Ontario – When is an appeal of a stay decision barred? – #757

In Leon v Dealnet Capital Corporation, 2023 ONSC 3657, the Appellant, John Leon, appealed an order that stayed his action for breach of an employment contract in favour of arbitration, pursuant to section 7(1) of the Ontario Arbitration Act, 1991, S.O. 1991, c. 17 (“Arbitration Act”). Section 7(6) of the Arbitration Act provides that there is no appeal from stay decisions under section 7. However, the Appellant argued that section 7(6) did not apply in this case based on the recent decision of Goberdan v. Knights of Columbus, 2023 ONCA 327 (“Goberdan”) and the line of cases cited therein. Those cases stand for the proposition that if there is no arbitration agreement, the Arbitration Act does not apply and section 7(6) does not bar an appeal. In Goberdan, the motions judge concluded that there was no arbitration agreement because there had been no consideration for the contracts and therefore no contracts. As there was no arbitration agreement, the Court of Appeal found that the Arbitration Act including section 7(6) did not apply to bar the appeal. Here, it was argued that section 7(6) did not apply because the employment agreement, and therefore the arbitration clause, were void ab initio because the contract contracted out of the Employment Standards Act, 2000, S.O. 2000 c. 41 (“ESA”) contrary to the Ontario Court of Appeal decision in Heller v. Uber Technologies Inc., 2019 ONCA 1 (“Heller CA”). Heller CA held, among other things, that an arbitration clause in an agreement between a presumed employer and employee was invalid as it constituted an illegal contracting out of the ESA.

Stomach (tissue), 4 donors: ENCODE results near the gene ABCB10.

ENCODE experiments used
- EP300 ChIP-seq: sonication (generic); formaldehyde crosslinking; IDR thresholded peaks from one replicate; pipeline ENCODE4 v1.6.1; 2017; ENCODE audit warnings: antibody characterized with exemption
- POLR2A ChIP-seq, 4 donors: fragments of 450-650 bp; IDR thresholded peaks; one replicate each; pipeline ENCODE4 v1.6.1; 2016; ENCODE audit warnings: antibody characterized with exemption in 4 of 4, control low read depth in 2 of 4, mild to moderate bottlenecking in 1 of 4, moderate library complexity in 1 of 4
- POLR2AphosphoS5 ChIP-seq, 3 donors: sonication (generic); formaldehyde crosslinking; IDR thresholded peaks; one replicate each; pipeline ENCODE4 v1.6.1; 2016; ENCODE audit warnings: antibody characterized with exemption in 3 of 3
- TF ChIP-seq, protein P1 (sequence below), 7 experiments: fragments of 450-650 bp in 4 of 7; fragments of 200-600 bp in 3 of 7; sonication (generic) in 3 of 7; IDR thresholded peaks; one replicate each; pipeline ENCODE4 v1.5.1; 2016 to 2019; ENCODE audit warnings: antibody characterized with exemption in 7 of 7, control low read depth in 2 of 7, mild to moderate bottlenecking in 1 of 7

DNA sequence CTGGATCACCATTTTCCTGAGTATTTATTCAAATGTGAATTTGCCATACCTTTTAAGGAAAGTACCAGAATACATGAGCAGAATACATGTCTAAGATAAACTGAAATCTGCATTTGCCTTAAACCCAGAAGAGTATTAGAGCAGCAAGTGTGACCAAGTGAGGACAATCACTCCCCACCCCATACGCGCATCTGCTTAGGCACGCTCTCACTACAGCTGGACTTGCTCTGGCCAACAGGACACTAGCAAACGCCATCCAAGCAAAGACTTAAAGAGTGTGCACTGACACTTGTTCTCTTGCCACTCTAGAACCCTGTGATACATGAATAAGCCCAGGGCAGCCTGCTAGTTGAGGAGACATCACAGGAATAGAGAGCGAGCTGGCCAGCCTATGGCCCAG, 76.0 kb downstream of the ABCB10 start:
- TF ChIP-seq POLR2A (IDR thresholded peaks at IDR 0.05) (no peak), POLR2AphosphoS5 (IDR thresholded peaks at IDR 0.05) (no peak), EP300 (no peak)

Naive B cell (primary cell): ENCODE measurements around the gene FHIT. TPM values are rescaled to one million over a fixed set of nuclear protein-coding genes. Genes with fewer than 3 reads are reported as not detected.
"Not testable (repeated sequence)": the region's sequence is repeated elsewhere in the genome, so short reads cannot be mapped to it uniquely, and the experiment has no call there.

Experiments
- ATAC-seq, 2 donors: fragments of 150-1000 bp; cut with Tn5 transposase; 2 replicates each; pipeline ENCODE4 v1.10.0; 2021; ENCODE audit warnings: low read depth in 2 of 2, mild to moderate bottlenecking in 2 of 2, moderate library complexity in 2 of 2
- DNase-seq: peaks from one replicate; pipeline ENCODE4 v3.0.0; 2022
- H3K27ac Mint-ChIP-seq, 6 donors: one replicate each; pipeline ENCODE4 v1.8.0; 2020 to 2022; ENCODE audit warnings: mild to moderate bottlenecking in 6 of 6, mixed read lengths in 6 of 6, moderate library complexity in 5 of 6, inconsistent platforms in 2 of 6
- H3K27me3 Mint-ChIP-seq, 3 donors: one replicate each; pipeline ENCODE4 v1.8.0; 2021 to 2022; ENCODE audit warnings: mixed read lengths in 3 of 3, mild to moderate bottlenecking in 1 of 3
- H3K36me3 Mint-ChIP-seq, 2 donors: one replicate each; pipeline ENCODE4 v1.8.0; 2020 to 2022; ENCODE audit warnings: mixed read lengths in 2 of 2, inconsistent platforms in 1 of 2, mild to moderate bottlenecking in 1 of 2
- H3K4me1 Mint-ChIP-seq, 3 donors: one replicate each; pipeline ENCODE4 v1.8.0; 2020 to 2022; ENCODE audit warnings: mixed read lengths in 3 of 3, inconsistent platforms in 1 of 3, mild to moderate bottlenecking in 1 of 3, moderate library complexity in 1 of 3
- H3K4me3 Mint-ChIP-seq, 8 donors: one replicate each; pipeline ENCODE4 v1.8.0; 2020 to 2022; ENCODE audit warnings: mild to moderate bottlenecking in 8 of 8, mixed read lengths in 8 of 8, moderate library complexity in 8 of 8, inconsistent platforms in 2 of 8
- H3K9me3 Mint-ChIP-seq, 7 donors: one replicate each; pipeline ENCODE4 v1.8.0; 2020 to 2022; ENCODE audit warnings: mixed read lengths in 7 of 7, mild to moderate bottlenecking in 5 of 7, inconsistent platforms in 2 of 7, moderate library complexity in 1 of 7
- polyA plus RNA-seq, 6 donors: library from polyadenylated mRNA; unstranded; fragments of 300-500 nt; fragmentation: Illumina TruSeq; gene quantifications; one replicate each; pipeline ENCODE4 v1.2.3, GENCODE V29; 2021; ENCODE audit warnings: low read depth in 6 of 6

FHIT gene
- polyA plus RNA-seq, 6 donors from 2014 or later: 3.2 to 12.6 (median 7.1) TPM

In this case, the Ontario Divisional Court applied section 7(6) and dismissed the appeal for lack of jurisdiction. In doing so, it followed the Ontario Court of Appeal decision of Irwin v. Protiviti, 2022 ONCA 53. That case, like this one, concerned an appeal of a stay decision involving the validity of an arbitration clause in an employment contract in the face of the ESA. In that case the motions judge deferred the question of the validity of the arbitration agreement to the arbitrator. As no decision was made on the issue of invalidity, the Court of Appeal found that an appeal of that decision was barred by operation of section 7(6). The appellant in that case had argued that the motions judge erred in not making an assessment of validity in the first instance. The Court of Appeal disagreed, citing Uber Technologies Inc. v. Heller, 2020 SCC 16, 447 D.L.R. (4th) 179 (“Heller SCC”)and Dell Computer Corp. v. Union des consommateurs, 2007 SCC 34, [2007] 2 S.C.R. 801 and stating that, “questions of jurisdiction are to be arbitrated. A court has discretion to decide otherwise but only where the jurisdictional question is based on a pure question of law, or of mixed fact and law requiring not more than a superficial consideration of evidence.” The Court of Appeal found the motions judge in that case did not err as the arbitration clause’s consistency with the ESA (and Human Rights Code) was a question of mixed fact and law requiring more than a superficial consideration of the evidence and so it was appropriate for it to be decided by the arbitrator. 

The Appellant tried to distinguish Irwin here, arguing that the motions judge actually made a finding on the issue of invalidity. The Court rejected that argument, noting that the motions judge stated only that she was “not satisfied” that the arbitration clause was invalid and so a stay of the action was warranted. In any event, the Court concluded at para.13 that, “[t]he decision not to refuse a stay for one of the grounds listed in s. 7(2), including invalidity, is also a decision under s. 7 to which the s. 7(6) appeal bar applies”.